State bill would restrict data from license-plate scanners

by G.W. Schulz, California Watch

A state lawmaker representing Silicon Valley wants to rein in a cutting-edge law enforcement technology that enables police to stockpile digital personal information on motorists and build a portrait of their whereabouts.

Agencies across the nation are swiftly adopting the use of license-plate recognition devices, which are affixed to the outside of their patrol cars and scan passing vehicles. The tags are automatically compared with databases of outstanding warrants, stolen cars and more.

Each scan captures and stores an array of data, regardless of whether the driver is a wanted criminal, including the geographic location of the car along with the date and time of the scan. Privacy advocates are alarmed that the technology could allow police to paint a picture of where innocent Americans have been and when.

Police counter that license-plate scanners allow them to track down wanted criminals and stop perpetrators on the street by way of an in-car alert without having to manually search each tag. Investigators also can search where a license plate has been scanned previously and go back to see if the person is at that location.

State Sen. Joe Simitian, D-Palo Alto, has proposed a bill that would require local law enforcement agencies in California to retain data captured by license-plate scanners for only 60 days, except when the information is being used in felony investigations. Such rules already exist for the California Highway Patrol.

Simitian said in an interview that there’s a critical distinction between consumers who voluntarily choose to turn over private information to Internet companies like Facebook and technologies that quietly collect information on drivers.

He helped hammer out the guidelines in place for the highway patrol and said balancing privacy protections enshrined in the state’s constitution with the tools police need to improve public safety is part of the legislative process. ‘I don’t think the two are mutually exclusive,’ Simitian said.

Lee Tien of the Electronic Frontier Foundation, a digital and privacy rights group based in San Francisco, said it’s ‘a good attempt at beginning to address the issue.’ The foundation so far plans to support the legislation, Tien said.

The bill also would prohibit police from turning the data over to entities that are not engaged in law enforcement, such as private companies.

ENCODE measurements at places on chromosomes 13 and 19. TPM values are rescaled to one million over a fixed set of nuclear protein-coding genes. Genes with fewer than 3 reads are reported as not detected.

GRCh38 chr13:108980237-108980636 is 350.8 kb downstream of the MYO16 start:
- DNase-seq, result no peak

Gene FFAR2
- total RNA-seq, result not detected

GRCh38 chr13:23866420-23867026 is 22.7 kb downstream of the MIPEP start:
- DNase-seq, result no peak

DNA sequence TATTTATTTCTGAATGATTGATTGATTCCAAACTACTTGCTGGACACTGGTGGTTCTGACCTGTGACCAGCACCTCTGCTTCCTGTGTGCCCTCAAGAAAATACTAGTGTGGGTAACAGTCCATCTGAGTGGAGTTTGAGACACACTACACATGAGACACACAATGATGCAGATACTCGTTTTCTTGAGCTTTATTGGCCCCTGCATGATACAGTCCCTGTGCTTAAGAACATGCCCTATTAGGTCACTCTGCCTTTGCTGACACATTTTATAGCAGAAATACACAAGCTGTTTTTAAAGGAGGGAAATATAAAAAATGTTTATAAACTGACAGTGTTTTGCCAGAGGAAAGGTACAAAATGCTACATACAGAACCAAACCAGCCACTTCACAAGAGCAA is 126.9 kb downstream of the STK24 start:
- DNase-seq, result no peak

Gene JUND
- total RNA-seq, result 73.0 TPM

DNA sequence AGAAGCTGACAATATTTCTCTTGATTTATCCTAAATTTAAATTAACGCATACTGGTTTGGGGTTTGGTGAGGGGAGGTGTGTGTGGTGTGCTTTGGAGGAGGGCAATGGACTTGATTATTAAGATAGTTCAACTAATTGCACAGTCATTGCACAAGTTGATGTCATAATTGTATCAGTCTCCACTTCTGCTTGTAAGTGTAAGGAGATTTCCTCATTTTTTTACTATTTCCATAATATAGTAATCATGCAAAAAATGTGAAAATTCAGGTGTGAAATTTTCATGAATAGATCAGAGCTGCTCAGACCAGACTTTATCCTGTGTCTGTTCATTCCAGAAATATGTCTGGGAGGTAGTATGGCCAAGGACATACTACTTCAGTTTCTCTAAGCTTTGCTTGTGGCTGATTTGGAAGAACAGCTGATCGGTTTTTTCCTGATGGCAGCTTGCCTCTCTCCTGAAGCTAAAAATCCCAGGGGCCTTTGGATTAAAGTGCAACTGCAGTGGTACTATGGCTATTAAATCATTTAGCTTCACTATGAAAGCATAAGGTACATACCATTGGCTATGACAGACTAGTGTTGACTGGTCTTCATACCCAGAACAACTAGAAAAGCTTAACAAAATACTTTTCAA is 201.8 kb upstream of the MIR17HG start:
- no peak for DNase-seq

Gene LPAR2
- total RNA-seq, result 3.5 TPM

Simitian’s proposal comes after California Watch reported in January that a Livermore-based company called Vigilant Video had amassed more than a half-billion bits of information on drivers from license-plate scanners. The data come both from police who agree to turn it over for nationwide searches and auto-repossession companies that help banks track down debtors who are delinquent on their car payments.

A company sales manager previously told California Watch that about 1,200 new law enforcement users are signed up every month to search the database, known as the National Vehicle Location Service. While using the devices to nab wanted suspects in real time has a clear value for police, storing historical data from the units is equally alluring to police who are aware of its powerful intelligence value.

Simitian’s bill also would restrict companies like Vigilant, limiting the amount of time data can be held to 60 days, barring them from selling it or giving the data to anyone who is not a law enforcement officer, and making data available to police only when a search warrant has established probable cause. Vigilant says only approved law enforcement officials can sign up to search the National Vehicle Location Service.  

Retired police officer Steve Reed uses the scanners in his current capacity as security chief at the Arden Fair mall in Sacramento and is unsure how the bill could affect his work. A unique partnership between the mall and the Sacramento Police Department has led to the recovery of nearly 70 stolen vehicles and about 50 arrests since early 2009.

For Reed, that’s dozens of people who got their cars back and dozens more who needed to be held accountable.